It’s one thing to know that your systems generally are under fire from hackers around the world. It’s another to understand specific attacks against your systems that are possible.
Many information-security vulnerabilities aren’t critical by themselves.
However, exploiting several vulnerabilities at the same time can take its toll.
For example, a default Windows OS configuration, a weak SQL Server administrator password, and a server hosted on a wireless network may not be major security concerns separately. But exploiting all three of these vulnerabilities at the same time can be a serious issue.
- Exploits that involve manipulating people — end users and even yourself —are the greatest vulnerability within any computer or network infrastructure.
- Humans are trusting by nature, which can lead to social-engineering exploits.
- Social engineering is defined as the exploitation of the trusting nature of human beings to gain information for malicious purposes.
Hacker attacks against network infrastructures can be easy, because many networks can be reached from anywhere in the world via the Internet. Here are some examples of network-infrastructure attacks:
- Connecting into a network through a rogue modem attached to a
computer behind a firewall
- Exploiting weaknesses in network transport mechanisms, such as TCP/IP and NetBIOS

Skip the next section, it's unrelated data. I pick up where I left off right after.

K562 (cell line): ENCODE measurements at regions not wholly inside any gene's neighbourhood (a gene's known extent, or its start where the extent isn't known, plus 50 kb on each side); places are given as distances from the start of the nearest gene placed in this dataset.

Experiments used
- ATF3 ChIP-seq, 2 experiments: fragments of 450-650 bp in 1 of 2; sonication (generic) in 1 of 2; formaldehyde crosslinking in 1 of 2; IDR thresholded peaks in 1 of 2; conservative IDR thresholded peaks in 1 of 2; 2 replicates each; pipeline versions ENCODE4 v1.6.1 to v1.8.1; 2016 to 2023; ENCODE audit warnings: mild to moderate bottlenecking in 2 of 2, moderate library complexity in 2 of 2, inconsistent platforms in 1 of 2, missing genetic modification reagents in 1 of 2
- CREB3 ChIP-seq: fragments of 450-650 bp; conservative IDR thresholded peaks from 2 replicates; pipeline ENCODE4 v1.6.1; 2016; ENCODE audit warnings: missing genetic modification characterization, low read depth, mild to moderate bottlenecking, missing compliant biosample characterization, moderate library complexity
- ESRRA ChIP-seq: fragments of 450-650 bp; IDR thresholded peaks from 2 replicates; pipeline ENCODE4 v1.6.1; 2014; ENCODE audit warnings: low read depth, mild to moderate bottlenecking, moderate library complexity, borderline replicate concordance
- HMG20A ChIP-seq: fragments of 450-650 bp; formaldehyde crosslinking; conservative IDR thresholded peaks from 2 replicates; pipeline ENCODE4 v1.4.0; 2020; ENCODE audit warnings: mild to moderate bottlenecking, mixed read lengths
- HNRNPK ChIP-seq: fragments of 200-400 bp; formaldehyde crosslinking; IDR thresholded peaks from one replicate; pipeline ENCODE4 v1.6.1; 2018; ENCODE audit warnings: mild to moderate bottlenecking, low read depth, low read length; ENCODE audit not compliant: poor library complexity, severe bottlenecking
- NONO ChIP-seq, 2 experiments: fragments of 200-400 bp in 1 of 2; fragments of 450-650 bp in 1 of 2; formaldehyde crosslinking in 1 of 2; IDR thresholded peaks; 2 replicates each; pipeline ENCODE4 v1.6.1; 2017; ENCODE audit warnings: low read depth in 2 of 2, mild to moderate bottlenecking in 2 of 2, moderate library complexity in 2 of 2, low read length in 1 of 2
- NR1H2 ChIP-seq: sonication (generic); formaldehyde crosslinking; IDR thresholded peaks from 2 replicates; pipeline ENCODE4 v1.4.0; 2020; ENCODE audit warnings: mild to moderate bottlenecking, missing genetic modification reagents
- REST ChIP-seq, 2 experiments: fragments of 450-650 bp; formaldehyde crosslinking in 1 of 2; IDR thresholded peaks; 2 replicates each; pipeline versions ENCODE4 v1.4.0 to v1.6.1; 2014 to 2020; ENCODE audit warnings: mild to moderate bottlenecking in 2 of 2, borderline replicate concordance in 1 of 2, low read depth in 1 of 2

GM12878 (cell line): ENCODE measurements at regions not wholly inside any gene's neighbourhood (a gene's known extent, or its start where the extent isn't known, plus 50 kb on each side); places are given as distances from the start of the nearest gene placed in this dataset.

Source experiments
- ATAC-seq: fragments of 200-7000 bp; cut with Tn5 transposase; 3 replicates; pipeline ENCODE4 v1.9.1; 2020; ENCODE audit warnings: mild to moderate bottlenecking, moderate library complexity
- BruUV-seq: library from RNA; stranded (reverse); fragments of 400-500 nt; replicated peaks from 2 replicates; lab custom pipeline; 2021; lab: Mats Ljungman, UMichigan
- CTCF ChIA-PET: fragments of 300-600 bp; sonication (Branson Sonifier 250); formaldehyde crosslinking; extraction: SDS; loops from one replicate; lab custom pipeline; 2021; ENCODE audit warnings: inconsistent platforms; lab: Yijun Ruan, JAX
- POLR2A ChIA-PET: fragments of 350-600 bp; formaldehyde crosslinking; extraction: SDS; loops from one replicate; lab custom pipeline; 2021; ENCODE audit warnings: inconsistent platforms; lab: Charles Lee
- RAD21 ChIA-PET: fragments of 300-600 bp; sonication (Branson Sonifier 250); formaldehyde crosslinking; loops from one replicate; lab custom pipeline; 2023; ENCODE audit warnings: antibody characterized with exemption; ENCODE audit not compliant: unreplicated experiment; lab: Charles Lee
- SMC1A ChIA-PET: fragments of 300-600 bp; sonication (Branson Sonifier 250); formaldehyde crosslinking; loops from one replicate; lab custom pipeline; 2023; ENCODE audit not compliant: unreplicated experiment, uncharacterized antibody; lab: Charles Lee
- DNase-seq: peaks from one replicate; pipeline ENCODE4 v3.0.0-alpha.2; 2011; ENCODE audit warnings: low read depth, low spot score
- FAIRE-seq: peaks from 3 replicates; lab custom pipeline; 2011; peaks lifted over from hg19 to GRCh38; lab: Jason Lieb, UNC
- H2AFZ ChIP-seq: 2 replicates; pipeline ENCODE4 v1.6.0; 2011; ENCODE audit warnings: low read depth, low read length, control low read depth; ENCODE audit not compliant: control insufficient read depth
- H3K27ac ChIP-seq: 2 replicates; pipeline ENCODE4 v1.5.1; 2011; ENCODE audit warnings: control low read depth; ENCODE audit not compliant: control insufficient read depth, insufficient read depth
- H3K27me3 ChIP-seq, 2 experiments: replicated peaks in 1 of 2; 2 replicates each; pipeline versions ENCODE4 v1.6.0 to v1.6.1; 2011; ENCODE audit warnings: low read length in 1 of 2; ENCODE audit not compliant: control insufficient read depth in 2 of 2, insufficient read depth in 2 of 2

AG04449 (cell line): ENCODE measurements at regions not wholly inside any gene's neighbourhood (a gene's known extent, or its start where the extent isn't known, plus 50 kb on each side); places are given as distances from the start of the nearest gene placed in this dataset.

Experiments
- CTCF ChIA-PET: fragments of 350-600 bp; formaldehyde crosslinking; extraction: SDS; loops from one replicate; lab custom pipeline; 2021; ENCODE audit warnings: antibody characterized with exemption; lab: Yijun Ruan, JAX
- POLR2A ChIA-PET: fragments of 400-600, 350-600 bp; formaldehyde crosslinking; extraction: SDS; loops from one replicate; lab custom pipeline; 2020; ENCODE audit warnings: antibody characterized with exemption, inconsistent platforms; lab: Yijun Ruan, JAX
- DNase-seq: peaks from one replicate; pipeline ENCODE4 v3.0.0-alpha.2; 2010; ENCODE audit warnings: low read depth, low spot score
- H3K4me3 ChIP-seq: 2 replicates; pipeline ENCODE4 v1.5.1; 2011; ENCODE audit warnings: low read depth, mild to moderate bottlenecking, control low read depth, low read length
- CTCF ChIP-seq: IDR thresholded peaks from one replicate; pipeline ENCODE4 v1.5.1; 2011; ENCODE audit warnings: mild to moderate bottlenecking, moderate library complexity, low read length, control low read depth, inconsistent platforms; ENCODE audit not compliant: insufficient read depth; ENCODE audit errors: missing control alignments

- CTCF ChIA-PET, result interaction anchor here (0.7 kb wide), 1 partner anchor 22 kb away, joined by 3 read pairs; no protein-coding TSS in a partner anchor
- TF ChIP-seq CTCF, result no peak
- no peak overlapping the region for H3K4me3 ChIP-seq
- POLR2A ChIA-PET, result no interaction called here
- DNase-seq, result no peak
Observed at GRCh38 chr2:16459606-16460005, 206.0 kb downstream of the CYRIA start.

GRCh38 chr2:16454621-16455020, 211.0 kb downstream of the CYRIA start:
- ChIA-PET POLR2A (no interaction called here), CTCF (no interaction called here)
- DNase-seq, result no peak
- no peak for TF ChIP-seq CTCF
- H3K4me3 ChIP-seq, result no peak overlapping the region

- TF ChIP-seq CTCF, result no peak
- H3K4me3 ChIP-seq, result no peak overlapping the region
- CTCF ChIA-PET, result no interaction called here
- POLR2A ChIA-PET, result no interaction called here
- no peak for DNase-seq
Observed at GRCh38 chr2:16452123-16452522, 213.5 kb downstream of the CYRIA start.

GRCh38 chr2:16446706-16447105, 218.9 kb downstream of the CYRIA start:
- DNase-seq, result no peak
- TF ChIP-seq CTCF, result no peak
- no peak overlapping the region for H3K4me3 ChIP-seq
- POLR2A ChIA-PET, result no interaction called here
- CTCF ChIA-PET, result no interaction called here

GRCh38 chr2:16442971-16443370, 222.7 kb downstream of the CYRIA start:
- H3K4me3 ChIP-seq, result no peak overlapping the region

- Flooding a network with too many requests, creating a denial of service (DoS) for legitimate requests
- Installing a network analyzer on a network and capturing every packet that travels across it, revealing confidential information in clear text configuration
- Piggybacking onto a network through an insecure 802.11b wireless
Hacking operating systems (OSs) is a preferred method of the bad guys. OSs comprise a large portion of hacker attacks simply because every computer has one and so many well-known exploits can be used against them.
Occasionally, some operating systems that are more secure out of the box — such as flavours of BSD UNIX but hackers prefer attacking operating systems like Windows because they are widely used and better known for their vulnerabilities.
- Exploiting specific protocol implementation
- Attacking built-in authentication systems
- Breaking file-system security
- Cracking passwords and encryption mechanisms
Applications take a lot of hits by hackers. Programs such as e-mail server
software and Web applications often are beaten down:
- Hypertext Transfer Protocol (HTTP) and Simple Mail Transfer Protocol (SMTP) applications are frequently attacked because most firewalls and other security mechanisms are configured to allow full access to these programs from the Internet.
- Malicious software (malware) includes viruses, worms, Trojan horses, and spyware. Malware clogs networks and takes down systems.
- Spam (junk e-mail) is wreaking havoc on system availability and storagespace. And it can carry malware.
- Ethical hacking helps reveal such attacks against your computer systems.